Working Group on North Atlantic Salmon



WGNASWGNASTrueAlan WalkerFRSGalan.walker@cefas.gov.uk35Working Group on North Atlantic Salmon

ICES Working Group on North Atlantic Salmon (WGNAS) addresses questions from the North Atlantic Salmon Conservation Organisation (NASCO). The resulting advice enables NASCO to better manage North Atlantic wild salmon.

​​​​​​​​​​​​​​​​​​​​​​​​​​​​​​​​​​​​​​​WGNAS is responsible for the annual assessment of the status of salmon stocks across the North Atlantic. NASCO asks WGNAS to provide catch advice, subsequently agreed by the Advisory Committee (ACOM), for both the Faroes and West Greenland fisheries.

Atlantic salmon can be caught in these distant water fisheries as well as under different jurisdictions in homewater fisheries. The distant water salmon fisheries, which take salmon originating in rivers of another Party, are regulated by NASCO.

WGNAS also develops advice on a wide range of other issues to support NASCO in exercising its responsibilities for the conservation, restoration, enhancement, and rational management of wild salmon in the North Atlantic.

In the Northeast Atlantic, salmon distribution extends from northern Portugal to northern Russia and Iceland, while in the Northwest Atlantic, the species ranges from northeastern USA (Connecticut) to northern Canada, and there are over 2000 rivers draining into the North Atlantic that support the fish.

Atlantic salmon spend their early lives in freshwater and then migrate long distances to sea to feed and grow before returning as maturing adults to spawn in freshwater, typically in their river of origin. Fisheries operate in two areas. One in the Norwegian Sea, where salmon from most Northeast Atlantic stocks mix in the autumn and winter, and a second to the west of Greenland, where salmon from both North America and some Northeast Atlantic stocks mix in their second summer at sea.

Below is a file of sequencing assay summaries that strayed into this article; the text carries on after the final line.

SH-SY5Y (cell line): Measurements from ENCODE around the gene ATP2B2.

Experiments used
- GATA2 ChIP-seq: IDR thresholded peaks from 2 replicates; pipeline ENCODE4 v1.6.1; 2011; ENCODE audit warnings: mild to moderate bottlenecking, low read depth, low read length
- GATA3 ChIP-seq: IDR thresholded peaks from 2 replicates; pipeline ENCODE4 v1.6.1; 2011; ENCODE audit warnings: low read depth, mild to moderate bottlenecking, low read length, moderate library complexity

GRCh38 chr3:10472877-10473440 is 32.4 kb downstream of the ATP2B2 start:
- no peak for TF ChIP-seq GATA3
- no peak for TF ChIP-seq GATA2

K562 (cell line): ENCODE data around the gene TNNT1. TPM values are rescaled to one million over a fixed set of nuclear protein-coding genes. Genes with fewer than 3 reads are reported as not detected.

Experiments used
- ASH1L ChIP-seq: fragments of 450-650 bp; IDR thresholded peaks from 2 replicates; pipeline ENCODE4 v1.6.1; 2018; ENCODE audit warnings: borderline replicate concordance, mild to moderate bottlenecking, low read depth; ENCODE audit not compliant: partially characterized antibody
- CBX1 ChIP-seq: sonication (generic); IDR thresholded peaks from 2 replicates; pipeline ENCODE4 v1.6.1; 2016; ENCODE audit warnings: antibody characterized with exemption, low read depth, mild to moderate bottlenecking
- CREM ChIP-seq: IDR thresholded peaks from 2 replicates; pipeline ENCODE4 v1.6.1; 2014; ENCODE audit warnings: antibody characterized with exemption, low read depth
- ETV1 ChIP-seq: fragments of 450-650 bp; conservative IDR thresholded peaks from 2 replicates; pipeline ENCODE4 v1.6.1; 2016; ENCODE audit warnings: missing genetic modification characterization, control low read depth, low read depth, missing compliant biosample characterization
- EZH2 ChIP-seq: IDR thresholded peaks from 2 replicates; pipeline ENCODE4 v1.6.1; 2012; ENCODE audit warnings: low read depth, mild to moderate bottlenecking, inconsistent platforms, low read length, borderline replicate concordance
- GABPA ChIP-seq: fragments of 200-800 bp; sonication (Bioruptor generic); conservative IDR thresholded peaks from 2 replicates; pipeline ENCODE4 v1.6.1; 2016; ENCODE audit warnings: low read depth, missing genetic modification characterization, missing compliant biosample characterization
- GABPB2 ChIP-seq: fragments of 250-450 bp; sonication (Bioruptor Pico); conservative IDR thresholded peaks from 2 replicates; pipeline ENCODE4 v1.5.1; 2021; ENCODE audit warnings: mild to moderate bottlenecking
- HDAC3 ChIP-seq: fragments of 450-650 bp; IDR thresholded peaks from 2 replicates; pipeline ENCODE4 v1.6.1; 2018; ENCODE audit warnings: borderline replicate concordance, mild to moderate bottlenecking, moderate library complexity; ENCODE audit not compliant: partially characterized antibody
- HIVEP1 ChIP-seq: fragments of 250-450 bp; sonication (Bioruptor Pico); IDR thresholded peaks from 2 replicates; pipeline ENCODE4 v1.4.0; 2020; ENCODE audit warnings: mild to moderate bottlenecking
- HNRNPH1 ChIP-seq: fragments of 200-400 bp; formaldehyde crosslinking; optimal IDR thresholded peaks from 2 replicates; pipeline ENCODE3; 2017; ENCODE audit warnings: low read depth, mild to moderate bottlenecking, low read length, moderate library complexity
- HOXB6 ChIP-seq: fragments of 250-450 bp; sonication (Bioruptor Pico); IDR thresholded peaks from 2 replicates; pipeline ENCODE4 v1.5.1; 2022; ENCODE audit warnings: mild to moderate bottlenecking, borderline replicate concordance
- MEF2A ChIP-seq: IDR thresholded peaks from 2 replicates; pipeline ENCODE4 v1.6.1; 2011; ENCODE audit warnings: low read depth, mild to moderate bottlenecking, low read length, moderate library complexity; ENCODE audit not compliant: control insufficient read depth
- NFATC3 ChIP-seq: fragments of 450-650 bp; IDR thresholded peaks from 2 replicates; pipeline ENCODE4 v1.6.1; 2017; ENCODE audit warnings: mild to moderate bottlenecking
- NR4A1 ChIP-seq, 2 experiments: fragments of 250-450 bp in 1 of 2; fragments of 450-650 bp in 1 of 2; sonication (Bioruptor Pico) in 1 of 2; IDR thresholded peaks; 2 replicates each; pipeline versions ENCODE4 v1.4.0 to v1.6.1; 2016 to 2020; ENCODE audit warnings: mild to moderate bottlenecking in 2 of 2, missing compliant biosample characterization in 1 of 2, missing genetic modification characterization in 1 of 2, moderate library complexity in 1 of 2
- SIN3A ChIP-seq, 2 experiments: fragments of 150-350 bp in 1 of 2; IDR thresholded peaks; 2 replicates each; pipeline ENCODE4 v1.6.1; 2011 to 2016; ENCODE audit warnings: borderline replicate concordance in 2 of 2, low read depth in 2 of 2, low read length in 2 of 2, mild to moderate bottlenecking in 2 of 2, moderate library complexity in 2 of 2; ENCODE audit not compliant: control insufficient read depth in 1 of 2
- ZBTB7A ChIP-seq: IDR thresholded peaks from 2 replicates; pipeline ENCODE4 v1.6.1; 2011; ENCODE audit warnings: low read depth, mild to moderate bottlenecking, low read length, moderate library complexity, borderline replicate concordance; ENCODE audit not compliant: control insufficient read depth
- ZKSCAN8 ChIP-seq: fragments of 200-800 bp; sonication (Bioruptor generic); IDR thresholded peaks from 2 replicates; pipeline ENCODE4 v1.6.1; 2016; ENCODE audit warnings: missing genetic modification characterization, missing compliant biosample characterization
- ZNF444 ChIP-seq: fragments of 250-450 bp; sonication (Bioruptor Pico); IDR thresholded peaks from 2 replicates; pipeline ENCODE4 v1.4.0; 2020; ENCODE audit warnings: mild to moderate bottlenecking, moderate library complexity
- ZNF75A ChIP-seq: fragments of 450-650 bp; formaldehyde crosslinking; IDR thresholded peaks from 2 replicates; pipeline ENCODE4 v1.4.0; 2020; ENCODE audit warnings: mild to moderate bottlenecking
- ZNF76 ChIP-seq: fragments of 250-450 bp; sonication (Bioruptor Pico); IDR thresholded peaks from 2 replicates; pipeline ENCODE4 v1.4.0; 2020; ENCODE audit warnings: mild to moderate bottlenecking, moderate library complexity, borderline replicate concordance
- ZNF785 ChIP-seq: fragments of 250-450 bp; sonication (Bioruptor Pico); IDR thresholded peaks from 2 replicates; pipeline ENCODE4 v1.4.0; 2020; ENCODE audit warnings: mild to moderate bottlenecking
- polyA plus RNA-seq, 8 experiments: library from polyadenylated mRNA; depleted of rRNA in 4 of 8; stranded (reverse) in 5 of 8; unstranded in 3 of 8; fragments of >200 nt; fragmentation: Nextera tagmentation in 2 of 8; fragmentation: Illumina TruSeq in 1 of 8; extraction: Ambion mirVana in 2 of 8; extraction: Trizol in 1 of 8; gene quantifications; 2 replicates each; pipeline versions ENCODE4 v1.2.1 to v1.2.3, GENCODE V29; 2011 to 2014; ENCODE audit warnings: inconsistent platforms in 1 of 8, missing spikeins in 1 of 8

Environmental conditions in both freshwater and the sea have a marked effect on salmon stocks. A range of factors in freshwater, from contaminants to river obstructions, changing river flows to temperatures, are known to impact on stocks.  Return rates of adult salmon (the percentage of juveniles migrating to sea that survive to return to freshwater) have also declined since the late 1980s. For many stocks, return rates are now at the lowest levels in the time-series, even after the closure of marine fisheries. This reduced survival is thought to reflect climatic factors and broad-scale changes in ocean ecosystems as well as factors in freshwater.

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